Supreme Court to consider whether life insurance should be included in the taxable value of estate

December 2023

In brief

What happened?

The US Supreme Court on December 13 agreed to review Connelly v. United States (No. 21-3683), a US Court of Appeals for the Eighth Circuit decision, which held that life insurance proceeds must be included as an asset of a corporation when determining the equity value of a decedent’s shares for estate tax purposes.

Why is it relevant?

The Eighth Circuit's decision in Connelly created a split between the circuits, as the Eleventh Circuit in Blount held that life insurance proceeds paid pursuant to an obligation to redeem shares do not increase the value of the company’s stock. 

Actions to consider:

Business owners with similar stock-purchase agreements will want to see how the Supreme Court rules in resolving the split between the Eighth and Eleventh Circuits and how this may affect their intended business succession plans.

In detail


Brothers Michael and Thomas Connelly were the sole shareholders of Crown C Corporation. To keep control of Crown within the family upon their deaths, the brothers and Crown entered into a stock-purchase agreement. If the shares were not redeemed by the surviving brother, then Crown would be obligated to redeem the shares. Pursuant to this agreement, Crown obtained a life-insurance policy on each brother so that it could use the proceeds from the policy to fund any future stock redemption. 

In 2013, Michael (the majority shareholder, owning 77.18% of the company) died. Upon his death, Crown received life insurance proceeds of $3.5 million. Of this amount, $3 million was used to redeem Michael’s shares and the remaining $500,000 was applied to fund company operations. The $3 million redemption price paid for Michael’s shares effectively valued Crown in its entirety at $3.89 million (based on Michael’s 77.18% ownership). 

As the executor of Michael’s estate, Thomas valued Michael’s shares at $3 million for federal estate tax purposes. This value was consistent with the redemption price paid by Crown to redeem Michael’s shares (in accordance with the “post-death agreement” between the Connellys). Notably, Thomas did not treat the life-insurance proceeds received by Crown upon Michael’s death as an asset of the corporation, which would have increased the equity value of the shares. 

The IRS audited Michael’s estate tax return and concluded that the estate had undervalued his shares of Crown. According to the IRS, the $3 million redemption price paid by Crown to redeem Michael’s shares was not indicative of the corporation’s true fair market value. Specifically, the IRS argued that Crown was worth approximately $6.86 million (roughly $3 million more than the $3.89 million value reported by the estate) because the $3 million life-insurance proceeds were an asset of the corporation that increased its net worth. As a result, the IRS sent a notice of deficiency to the estate for $1 million in additional tax liability. Michael’s estate paid the deficiency and sued for a refund.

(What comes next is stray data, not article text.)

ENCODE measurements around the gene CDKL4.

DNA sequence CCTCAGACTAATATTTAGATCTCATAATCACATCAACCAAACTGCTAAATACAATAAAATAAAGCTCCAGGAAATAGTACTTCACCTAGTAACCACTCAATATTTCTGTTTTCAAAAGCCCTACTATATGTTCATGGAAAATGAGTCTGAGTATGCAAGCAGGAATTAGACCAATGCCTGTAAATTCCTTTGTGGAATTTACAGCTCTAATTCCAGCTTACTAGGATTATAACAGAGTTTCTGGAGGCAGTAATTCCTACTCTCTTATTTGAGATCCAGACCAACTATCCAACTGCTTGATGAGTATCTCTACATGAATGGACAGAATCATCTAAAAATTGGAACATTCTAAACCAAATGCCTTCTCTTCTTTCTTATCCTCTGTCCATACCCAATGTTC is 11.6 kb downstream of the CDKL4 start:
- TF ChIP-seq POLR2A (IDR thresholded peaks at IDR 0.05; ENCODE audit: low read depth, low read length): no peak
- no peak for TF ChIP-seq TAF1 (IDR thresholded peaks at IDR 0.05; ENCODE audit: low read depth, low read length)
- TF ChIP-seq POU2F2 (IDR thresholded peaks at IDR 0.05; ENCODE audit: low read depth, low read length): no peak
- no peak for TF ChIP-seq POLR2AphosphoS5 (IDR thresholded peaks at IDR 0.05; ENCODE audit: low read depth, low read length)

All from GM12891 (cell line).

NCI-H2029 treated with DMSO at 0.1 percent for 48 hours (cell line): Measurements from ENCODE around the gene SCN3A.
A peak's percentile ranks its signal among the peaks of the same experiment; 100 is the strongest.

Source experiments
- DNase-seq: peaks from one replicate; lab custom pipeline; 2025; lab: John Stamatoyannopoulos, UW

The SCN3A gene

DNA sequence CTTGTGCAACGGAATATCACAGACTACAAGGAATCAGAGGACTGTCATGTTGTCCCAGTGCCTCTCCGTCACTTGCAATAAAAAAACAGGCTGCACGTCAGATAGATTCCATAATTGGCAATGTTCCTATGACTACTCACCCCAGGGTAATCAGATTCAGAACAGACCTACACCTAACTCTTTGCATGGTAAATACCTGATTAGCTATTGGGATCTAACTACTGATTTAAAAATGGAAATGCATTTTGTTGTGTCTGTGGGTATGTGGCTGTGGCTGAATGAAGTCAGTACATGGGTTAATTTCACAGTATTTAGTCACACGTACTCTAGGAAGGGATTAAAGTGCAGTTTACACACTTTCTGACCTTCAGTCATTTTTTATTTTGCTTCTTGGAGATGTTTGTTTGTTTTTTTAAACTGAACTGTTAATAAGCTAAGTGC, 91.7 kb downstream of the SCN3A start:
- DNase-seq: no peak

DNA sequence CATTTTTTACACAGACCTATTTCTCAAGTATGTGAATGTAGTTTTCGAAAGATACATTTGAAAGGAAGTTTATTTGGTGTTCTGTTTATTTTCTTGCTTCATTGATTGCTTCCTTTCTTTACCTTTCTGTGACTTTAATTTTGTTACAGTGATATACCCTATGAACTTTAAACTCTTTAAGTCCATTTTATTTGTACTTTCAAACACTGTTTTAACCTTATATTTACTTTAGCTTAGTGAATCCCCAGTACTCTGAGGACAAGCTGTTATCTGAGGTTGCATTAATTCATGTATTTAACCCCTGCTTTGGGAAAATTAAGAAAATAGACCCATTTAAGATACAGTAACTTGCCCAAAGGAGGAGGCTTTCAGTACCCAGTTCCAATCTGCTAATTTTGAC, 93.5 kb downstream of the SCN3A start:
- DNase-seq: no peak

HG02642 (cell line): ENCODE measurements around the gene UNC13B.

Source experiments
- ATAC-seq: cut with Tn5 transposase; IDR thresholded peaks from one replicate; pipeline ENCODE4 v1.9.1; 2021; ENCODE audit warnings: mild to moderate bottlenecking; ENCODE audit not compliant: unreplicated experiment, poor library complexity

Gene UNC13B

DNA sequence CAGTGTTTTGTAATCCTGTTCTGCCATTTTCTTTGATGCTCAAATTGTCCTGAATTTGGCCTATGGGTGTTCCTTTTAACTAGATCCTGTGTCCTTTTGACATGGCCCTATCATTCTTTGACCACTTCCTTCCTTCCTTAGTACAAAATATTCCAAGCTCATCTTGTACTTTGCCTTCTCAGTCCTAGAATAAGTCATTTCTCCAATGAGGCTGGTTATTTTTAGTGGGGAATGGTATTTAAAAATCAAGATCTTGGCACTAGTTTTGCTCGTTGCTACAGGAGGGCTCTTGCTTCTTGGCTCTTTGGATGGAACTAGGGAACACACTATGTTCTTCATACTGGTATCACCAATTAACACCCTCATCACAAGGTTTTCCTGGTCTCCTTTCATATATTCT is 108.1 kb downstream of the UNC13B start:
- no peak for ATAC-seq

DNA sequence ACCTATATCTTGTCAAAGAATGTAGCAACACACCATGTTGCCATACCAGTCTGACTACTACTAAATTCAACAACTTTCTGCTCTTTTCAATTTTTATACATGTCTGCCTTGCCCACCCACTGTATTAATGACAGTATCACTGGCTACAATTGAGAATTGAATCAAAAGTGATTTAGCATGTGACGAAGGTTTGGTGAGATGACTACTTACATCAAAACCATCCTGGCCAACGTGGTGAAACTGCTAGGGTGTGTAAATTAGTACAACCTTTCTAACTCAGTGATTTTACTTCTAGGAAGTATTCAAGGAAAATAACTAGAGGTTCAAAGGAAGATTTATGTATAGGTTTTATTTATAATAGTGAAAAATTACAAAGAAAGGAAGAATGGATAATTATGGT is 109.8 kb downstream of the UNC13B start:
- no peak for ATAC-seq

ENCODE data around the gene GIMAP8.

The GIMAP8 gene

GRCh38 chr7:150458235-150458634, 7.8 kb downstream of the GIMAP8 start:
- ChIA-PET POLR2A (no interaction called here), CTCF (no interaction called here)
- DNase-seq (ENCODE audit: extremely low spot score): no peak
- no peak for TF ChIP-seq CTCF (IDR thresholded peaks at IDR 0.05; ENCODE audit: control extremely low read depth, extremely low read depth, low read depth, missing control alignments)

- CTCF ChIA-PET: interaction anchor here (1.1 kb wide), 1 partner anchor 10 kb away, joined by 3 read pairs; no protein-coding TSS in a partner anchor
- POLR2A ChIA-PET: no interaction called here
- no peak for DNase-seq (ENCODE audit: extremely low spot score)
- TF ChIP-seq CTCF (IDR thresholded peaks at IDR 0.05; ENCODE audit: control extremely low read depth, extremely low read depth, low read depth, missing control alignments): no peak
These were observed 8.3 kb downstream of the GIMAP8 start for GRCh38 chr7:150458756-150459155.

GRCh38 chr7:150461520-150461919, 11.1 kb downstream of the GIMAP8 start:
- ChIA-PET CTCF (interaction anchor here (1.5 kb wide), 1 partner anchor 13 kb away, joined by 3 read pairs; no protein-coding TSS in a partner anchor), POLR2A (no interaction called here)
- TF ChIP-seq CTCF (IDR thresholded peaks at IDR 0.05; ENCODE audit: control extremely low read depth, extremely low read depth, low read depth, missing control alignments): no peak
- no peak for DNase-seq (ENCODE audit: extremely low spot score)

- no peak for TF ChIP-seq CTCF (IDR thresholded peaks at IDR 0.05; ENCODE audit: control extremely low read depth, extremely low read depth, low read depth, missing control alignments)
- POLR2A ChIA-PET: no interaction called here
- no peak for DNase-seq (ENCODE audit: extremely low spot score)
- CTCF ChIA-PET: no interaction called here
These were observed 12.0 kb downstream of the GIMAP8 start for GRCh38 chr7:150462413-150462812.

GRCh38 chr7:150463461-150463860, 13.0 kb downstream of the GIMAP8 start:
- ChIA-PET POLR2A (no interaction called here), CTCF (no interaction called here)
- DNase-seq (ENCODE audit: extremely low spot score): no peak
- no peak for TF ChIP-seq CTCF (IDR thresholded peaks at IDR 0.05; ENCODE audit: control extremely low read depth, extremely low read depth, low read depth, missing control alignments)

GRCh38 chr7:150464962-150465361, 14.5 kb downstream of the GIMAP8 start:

NOTE: In Estate of Blount v. Commissioner (428 F.3d 1338 (2005)), the Eleventh Circuit Court of Appeals determined that the proceeds of a life insurance policy owned by a corporation did not increase the value of the company’s stock because the proceeds were offset by the corporation’s obligation to redeem the decedent’s shares. Using the willing buyer-willing seller argument, the court believed that a “reasonably competent business person” would not ignore the outstanding liability stemming from the obligation to redeem the decedent’s shares. In other words, the asset created by the life insurance proceeds was directly offset by a corresponding liability to redeem shares, which in aggregate produced no impact on the company’s value

Eighth Circuit decision 

In contrast to the ruling in Blount, the court held that the life insurance proceeds received by Crown must be taken into account when determining the company’s value at the time of Michael’s death, even though the proceeds were used to redeem his shares. Referencing the willing-buyer, willing-seller argument, the court reasoned that a prospective buyer would pay up to $6.86 million for Crown’s stock, inclusive of the $3 million life-insurance proceeds. Conversely, a willing-seller would not accept $3.86 million for the stock knowing that the company was due to receive $3 million in life insurance proceeds, “even if those proceeds were intended to redeem a portion of the seller’s own shares.” 

The court also specifically rejected the holding in Blount that life insurance proceeds do not increase a company’s value when they are offset by a corresponding liability (i.e., the obligation to redeem shares). According to the court, the obligation to redeem shares “is not a liability in the ordinary business sense.” Thus, relying on the language of Regulation 20.2031-2(f)(2), the court ultimately determined that the life insurance proceeds were an asset that increased shareholder’s equity, and must be included in the value of the company. 

The Supreme Court’s decision to accept review of this decision may resolve the current split between Eighth and Eleventh Circuits as to whether life insurance proceeds paid pursuant to an obligation to redeem shares should increase the value of a company’s stock. 

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Ed Geils

Ed Geils

Global and US Tax Knowledge Management Leader, PwC US

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